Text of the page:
Nigeria - Country Commercial Guide
Education and Training

This is a best prospect industry sector for this country. Includes a market overview and trade data.

Last published date: 2021-01-15


                                                                          Unit:  USD Thousands






2021 (estimated)

Total Market size





Total local production





Total exports





Total Imports





Imports from the U.S.





Exchange rate: 1 USD





Total Market Size = (Total Local Production + Total Imports) – (Total Exports) 

Data Sources: 

Total Local Production: Industry contacts, Federal Ministry of Education, National Universities Commission (NUC)

Total Exports: Industry sources

Total Imports: Leading importers, distributors, and industry associations.

Imports from U.S.: U.S. Census Bureau.

Nigeria’s increasing population poses a huge challenge to the country’s educational sector. Half of Nigeria’s estimated population of 200 million is below the age of 35. Nigeria is already struggling to provide quality educational services to its existing population. The rapid growth of the country’s population will add millions more students in the coming years.

With this population increase, an infrastructure deficit, poor funding, and increasing poverty, the number of out-of-school children is rising to alarming levels. According to the Global Partnership for Education (GPE), approximately 20% of the total out–of-school children population in the world are in Nigeria, with more than 13 million children in the country not enrolled in school.  Of this, 69% come from the North, where cultural practices and economic deprivation limit children’s active participation in school, particularly females.  Almost two-thirds of all students are functionally illiterate. For example, Anambra State (located in the south-eastern part of the country) has the lowest percentage of out-of-school children (6%), while Bauchi (in the north-central region) has the highest number (55%).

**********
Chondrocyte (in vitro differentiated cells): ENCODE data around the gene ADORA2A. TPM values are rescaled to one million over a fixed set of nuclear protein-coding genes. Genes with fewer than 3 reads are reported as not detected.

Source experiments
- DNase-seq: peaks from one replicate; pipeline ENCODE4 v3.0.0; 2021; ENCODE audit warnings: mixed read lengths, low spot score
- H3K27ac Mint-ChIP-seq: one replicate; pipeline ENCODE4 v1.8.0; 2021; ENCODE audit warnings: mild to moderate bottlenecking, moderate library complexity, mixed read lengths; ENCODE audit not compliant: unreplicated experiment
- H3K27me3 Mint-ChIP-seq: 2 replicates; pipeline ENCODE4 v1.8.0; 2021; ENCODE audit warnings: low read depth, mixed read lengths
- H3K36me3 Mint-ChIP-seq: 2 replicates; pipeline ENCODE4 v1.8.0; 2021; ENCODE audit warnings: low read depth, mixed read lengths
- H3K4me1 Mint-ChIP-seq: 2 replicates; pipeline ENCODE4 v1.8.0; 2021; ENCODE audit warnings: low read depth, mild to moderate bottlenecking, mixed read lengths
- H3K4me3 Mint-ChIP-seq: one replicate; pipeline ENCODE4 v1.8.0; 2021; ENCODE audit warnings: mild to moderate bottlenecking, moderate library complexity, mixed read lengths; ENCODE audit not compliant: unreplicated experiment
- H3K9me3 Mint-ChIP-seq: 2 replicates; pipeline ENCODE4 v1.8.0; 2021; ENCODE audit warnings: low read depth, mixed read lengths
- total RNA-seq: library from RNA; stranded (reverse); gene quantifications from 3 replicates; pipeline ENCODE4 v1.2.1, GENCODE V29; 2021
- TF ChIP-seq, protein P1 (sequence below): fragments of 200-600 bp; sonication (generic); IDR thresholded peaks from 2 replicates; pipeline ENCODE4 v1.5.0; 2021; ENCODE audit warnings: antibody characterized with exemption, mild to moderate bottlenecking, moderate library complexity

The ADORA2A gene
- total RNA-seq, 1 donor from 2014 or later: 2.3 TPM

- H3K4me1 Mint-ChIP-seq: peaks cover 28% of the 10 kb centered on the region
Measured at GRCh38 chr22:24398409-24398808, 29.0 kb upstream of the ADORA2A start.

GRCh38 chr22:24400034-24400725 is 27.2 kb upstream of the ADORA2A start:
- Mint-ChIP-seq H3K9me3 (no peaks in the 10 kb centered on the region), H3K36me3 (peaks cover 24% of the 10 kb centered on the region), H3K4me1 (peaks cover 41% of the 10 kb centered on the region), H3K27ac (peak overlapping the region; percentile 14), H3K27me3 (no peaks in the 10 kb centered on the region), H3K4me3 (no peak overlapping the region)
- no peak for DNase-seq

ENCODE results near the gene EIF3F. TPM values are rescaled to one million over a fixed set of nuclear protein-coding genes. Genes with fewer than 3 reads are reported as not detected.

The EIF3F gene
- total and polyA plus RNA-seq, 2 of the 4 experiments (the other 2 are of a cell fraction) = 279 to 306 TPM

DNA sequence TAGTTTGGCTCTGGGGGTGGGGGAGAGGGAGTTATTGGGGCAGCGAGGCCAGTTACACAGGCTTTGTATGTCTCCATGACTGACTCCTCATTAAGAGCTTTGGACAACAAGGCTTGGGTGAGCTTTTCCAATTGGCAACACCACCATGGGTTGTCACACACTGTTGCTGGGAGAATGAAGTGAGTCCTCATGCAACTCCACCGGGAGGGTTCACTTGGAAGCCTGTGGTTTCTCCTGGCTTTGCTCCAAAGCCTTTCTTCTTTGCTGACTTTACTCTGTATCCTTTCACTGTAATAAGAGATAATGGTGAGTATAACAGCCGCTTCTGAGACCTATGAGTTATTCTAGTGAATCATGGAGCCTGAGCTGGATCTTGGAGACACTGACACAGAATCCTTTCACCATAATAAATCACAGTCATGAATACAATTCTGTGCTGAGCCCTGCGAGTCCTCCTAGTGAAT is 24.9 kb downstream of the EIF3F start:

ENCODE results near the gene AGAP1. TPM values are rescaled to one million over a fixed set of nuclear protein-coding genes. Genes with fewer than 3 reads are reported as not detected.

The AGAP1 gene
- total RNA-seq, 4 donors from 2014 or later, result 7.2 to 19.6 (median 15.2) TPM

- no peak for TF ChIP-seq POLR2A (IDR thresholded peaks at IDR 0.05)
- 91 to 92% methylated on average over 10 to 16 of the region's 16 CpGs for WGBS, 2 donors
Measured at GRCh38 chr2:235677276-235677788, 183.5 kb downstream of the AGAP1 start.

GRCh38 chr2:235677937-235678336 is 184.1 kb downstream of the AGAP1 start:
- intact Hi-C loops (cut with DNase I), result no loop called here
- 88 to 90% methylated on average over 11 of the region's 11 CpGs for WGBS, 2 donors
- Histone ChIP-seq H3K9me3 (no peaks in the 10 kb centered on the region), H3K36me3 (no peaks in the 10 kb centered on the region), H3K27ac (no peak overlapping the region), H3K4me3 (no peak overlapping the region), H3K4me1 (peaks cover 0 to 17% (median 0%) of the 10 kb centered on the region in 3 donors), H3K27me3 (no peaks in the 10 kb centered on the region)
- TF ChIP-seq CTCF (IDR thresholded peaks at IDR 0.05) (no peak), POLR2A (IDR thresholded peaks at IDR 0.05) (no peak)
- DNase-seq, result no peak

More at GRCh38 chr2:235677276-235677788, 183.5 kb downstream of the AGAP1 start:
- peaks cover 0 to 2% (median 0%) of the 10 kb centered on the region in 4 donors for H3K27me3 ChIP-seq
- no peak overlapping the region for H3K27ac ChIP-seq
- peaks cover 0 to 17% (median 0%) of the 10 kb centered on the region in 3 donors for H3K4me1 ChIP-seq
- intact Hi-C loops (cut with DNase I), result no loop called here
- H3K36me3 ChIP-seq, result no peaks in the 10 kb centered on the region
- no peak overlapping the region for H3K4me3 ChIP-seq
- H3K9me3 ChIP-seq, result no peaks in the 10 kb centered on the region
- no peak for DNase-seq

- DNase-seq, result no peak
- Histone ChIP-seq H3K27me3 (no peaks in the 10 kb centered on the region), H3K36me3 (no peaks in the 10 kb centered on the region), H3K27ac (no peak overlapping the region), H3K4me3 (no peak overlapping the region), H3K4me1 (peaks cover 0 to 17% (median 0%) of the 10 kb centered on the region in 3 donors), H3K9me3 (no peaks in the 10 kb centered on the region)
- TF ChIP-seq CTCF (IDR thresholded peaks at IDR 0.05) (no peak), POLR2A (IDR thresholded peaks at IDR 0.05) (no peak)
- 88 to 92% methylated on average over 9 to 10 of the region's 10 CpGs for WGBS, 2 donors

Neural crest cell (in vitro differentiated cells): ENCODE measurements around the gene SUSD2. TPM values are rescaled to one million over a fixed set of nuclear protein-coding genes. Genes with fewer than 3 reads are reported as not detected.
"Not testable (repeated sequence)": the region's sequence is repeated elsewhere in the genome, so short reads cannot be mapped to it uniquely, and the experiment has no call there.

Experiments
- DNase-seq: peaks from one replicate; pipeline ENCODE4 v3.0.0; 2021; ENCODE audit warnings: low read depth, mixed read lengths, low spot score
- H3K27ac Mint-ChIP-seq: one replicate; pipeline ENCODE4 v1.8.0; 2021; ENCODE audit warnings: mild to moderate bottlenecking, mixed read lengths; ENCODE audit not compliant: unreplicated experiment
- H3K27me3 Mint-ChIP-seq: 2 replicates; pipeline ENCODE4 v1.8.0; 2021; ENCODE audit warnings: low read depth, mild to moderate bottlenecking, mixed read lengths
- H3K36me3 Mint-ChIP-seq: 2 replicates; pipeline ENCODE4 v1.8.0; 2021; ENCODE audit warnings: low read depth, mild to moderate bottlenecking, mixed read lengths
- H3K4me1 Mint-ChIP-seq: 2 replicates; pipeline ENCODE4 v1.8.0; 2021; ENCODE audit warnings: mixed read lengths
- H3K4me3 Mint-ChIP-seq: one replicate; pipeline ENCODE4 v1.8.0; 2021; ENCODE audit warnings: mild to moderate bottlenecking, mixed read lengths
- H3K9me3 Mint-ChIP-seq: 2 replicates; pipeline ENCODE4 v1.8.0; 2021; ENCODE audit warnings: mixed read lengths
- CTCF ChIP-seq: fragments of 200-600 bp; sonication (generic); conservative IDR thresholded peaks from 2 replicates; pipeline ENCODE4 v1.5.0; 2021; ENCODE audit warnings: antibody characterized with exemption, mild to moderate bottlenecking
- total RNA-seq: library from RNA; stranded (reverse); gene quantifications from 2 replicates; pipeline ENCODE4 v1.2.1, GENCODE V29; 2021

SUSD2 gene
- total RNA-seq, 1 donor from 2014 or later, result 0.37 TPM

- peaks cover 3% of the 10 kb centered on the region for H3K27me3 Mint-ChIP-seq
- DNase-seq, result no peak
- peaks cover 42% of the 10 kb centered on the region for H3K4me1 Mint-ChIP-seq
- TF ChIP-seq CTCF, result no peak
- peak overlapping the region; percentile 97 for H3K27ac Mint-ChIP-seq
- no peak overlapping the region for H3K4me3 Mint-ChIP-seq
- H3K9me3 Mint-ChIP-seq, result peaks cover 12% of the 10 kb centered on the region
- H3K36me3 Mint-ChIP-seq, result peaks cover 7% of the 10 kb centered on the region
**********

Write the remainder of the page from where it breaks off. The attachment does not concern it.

Provision of educational services in the country is provided by both the government and private institutions across all stages of the Nigerian education system (Kindergarten to University level). The country operates a 6-3-3-4 (K – 12th grade) education system which mandates that six years be spent in primary/elementary school, three years in junior secondary/middle school, three years in high school, and a minimum of four years in tertiary institutions such as universities, colleges, or polytechnics. Twelfth graders are required to take two major examinations that determine admission into public or private tertiary institutions within and outside Nigeria. The first of these examinations is the West African Senior Secondary Certification Examination (WASCCE) conducted by the West African Examinations Council. The second examination is the Unified Tertiary Matriculation Examination (UTME) conducted by the Joint Admission and Matriculation Board of Nigeria. Annually, over 1.6 million students sit for the WASSCE examinations, effectively putting the number of Nigerian students annually seeking admission to tertiary institutions in the country at least this level.

Resources allocated to education from the Nigerian government (GON) have not been able to keep up with the demand of a country with a sizable youth population. Public institutions have declined both in terms of quality of education delivered and education infrastructure capacity. A substantial number of would-be college and university students are turned away from the system due to a lack of classroom space allocation.  The Nigerian National Bureau of Statistics (NBS) and the Joint Admissions and Matriculation Board (JAMB) have indicated that of the 10 million applicants that sought entry into Nigerian tertiary institutions, only 26% gained admission with 74% failing to get in each year.

The dependence on federal and state governments for funding has resulted in the poor state of these institutions. The decline of public institutions created a market opportunity for the provision of quality education for citizens of Nigeria who had the means to pay rates above those paid at public institutions. In the past two decades, there has been a boom in the number of private universities in the country that have been established to provide value that public institutions currently do not provide.